This year's Action for Brain Injury Week campaign, fronted by BBC The Traitors star, Andrew Jenkins, shines a light on the reality that brain injury can happen to anyone at any time.

On the BBC show, Andrew Jenkins shared his personal experiences of brain injury sustained in a road traffic collision in 1999.  In the weeks that followed the crash, Andrew died, was in a coma, had a stroke, had titanium plates fitted into his head and caught the killer bug MRSA. There were many times he wasn’t expected to survive, and Andrew was also told he would never walk again.  Andrew defied the odds and has found a new purpose in sharing his inspiring story with others.

Brain injury changes life goals, throws plans into disarray and can take away someone's sense of who they are. 

Research by national charity, Headway - the brain injury association reveals that more than three quarters of people with brain injuries (78% of survey respondents) have had to change their life goals as a result of the consequences of their brain injuries. Examples of the types of goals that have had to change include: 

  • Career prospects 
  • Retirement plans 
  • Sports and hobbies 
  • Undertaking further studies 
  • Getting married or having children 
  • Travelling 
  • Home ownership 
My entire life and plans were changed. I had career goals, now I will never be back in that job. I wanted marriage, kids and a house…now it’s completely unknown

2024 survey respondent 

Developing new skills after brain injury

Around a third of respondents with brain injuries (34%) have developed new skills since their injury.

Various types of skills were reported, including:

  • Coping skills to manage the effects of brain injury, such as being able to monitor behaviour and using breathing exercises;
    “I've worked hard to learn new skills to counter-balance my behaviours and impulses to control them and to be more socially acceptable.”
  • Positive personal traits including perseverance, empathy, kindness, confidence and a greater appreciation of life;
    “I have a glass-half-full outlook now, and I am more optimistic.”
  • Daily living skills, with many survivors specifically describing new cooking skills;
    “New work skills and qualifications, knitting as I mentioned earlier, basic baking, I make a mean Victoria Sponge now!”
  • Recreational skills, with a wide range of hobbies described including art, sewing, gardening and sports;
    “Learning to play piano. New gardening techniques.”
  • Educational/vocational skills, assisting with career prospects.
    “Since my brain injury and first-hand experience of feeling a complete loss of personal power (and losing my job) I have retrained as both a teaching and learning assistant in schools and am now a registered member of the British Association of Counselling and Psychotherapy having taken a diploma in therapeutic counselling.”

52% of respondents with brain injuries have tried new activities since their brain injury that they had not considered before their injury.  For information on Headway Nottingham's rehabilitation activity timetable contact us on 0115 9679669 or make a referral for our support.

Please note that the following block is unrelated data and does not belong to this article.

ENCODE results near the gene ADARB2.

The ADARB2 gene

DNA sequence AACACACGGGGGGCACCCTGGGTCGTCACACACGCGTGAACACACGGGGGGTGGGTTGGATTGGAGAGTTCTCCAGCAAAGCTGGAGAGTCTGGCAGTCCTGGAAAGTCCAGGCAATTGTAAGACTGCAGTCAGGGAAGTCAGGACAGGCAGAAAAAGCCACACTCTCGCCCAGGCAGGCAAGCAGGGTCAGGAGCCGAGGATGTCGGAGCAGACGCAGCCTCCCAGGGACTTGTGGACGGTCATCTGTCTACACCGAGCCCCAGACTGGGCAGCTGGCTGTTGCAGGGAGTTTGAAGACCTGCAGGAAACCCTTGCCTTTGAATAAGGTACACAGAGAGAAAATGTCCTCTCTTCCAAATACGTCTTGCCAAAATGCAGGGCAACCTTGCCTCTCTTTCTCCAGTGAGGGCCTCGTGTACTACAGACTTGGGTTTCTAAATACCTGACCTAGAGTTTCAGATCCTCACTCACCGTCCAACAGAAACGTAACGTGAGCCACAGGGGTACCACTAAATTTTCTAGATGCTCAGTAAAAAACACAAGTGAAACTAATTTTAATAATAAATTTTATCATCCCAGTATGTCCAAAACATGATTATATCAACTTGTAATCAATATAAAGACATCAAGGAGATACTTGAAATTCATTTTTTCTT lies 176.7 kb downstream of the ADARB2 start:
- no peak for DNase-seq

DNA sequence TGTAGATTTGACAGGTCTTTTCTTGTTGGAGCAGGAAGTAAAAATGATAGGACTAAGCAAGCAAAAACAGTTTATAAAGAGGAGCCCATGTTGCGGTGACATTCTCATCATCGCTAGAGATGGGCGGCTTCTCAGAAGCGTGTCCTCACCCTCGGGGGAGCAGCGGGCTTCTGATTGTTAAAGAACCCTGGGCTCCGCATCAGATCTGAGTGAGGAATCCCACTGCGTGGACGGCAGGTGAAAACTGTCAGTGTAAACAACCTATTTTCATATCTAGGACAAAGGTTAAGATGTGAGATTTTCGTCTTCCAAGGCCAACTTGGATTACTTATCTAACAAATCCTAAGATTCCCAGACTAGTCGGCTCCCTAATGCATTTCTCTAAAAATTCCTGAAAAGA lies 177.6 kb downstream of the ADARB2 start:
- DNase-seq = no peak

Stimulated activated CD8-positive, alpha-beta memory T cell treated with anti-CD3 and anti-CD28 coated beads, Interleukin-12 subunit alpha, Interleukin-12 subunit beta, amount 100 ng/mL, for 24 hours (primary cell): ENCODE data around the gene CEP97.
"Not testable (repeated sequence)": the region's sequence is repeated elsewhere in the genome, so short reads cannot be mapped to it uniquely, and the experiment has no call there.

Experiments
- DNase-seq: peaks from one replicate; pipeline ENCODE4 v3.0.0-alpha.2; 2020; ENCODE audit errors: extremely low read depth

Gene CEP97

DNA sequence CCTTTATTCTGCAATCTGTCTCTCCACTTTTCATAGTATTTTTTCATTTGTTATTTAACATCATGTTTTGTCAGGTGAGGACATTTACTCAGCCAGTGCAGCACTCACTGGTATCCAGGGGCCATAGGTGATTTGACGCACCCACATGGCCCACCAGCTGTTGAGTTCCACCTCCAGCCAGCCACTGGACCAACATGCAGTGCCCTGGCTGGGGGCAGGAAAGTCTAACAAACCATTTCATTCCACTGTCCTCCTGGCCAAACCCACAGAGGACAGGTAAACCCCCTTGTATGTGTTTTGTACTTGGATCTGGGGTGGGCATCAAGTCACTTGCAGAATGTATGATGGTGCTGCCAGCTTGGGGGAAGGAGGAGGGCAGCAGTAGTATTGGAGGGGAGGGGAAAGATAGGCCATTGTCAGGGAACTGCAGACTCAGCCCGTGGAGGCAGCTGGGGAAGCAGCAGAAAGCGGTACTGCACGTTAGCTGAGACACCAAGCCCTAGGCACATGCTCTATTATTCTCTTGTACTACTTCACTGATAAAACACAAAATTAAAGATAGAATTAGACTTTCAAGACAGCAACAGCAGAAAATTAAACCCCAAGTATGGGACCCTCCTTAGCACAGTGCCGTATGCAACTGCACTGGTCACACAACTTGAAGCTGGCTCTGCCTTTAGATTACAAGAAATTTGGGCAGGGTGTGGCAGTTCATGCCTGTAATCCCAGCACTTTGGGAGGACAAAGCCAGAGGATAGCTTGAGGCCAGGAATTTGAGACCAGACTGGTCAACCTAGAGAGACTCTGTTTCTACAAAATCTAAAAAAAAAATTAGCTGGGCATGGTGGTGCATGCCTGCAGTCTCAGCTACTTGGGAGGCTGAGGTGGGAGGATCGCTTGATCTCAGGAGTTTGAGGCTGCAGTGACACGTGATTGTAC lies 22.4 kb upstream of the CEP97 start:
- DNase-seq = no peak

There is much enjoyment to be found in trying out new activities, especially outside in nature. Change is everywhere, outside us and inside us and nothing is forever - keep on pushing yourself when the time is right and rest when it isn't.

2024 Survey respondent

Social life after brain injury

60% of respondents with brain injuries experience a worsened social life after their injury.

Reasons given for social life being worse included the following:

  • Struggling with the effects of brain injury in social environments, such as anxiety, overstimulation and concentration difficulties.
    “I struggle in social situations due to anxiety and sensory overload.”
  • Fatigue affecting energy levels to socialise.
    “I don’t have the stamina that I once had and the fatigue really kicks in regularly, hence I don’t do or go to half the things I used to.”
  • Friends failing to understand or accommodate for the effects of brain injury.
    “I struggle in public and have lost friends because they don’t understand the new me.”
  • Friends no longer staying in touch or including the survivor in social activities. 
  • Being unable to remember social events.
  • Socialising being a different experience due to no longer drinking alcohol.
  • A lack of interest in socialising any longer.
  • Practical issues with socialising, such as being unable to drive, work taking priority, fear of stigma and having less money.
    “Better in that I have more friends but worse in that I can’t afford to do as much anymore.”
“I am still a social person however anxiety and depression effect it as well as if alcohol is involved people see my wobble and assume I'm drunk when it's my disability it makes me wary or discourages me from going out.

2024 survey respondent

Receiving peer support after brain injury is a largely positive experience, with the benefits including being connected, interacting with others who understand and providing and receiving support.  Peer support after brain injury has also been found to have the potential to positively influence activity and participation.  

If you or someone you know would benefit from making new friends whilst accessing social, behavioural and cognitive rehabilitation at Headway Nottingham, please call us on 0115 9679669 or make a referral for our support.

The full report on the findings of the 'A Life Re-written' study is available on Headway - brain injury association's website.